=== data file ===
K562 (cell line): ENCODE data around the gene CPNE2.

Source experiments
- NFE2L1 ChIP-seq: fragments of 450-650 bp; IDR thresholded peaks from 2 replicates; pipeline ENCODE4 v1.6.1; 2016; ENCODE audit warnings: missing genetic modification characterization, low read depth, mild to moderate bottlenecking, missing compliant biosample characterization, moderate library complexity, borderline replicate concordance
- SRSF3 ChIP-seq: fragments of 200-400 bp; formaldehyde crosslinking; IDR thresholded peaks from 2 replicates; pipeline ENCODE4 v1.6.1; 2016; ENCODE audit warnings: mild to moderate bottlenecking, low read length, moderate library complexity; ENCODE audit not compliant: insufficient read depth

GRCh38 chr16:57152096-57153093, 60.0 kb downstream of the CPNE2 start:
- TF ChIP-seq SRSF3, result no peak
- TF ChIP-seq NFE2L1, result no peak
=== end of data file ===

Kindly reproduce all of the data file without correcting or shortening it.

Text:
K562 (cell line): ENCODE data around the gene CPNE2.

Source experiments
- NFE2L1 ChIP-seq: fragments of 450-650 bp; IDR thresholded peaks from 2 replicates; pipeline ENCODE4 v1.6.1; 2016; ENCODE audit warnings: missing genetic modification characterization, low read depth, mild to moderate bottlenecking, missing compliant biosample characterization, moderate library complexity, borderline replicate concordance
- SRSF3 ChIP-seq: fragments of 200-400 bp; formaldehyde crosslinking; IDR thresholded peaks from 2 replicates; pipeline ENCODE4 v1.6.1; 2016; ENCODE audit warnings: mild to moderate bottlenecking, low read length, moderate library complexity; ENCODE audit not compliant: insufficient read depth

GRCh38 chr16:57152096-57153093, 60.0 kb downstream of the CPNE2 start:
- TF ChIP-seq SRSF3, result no peak
- TF ChIP-seq NFE2L1, result no peak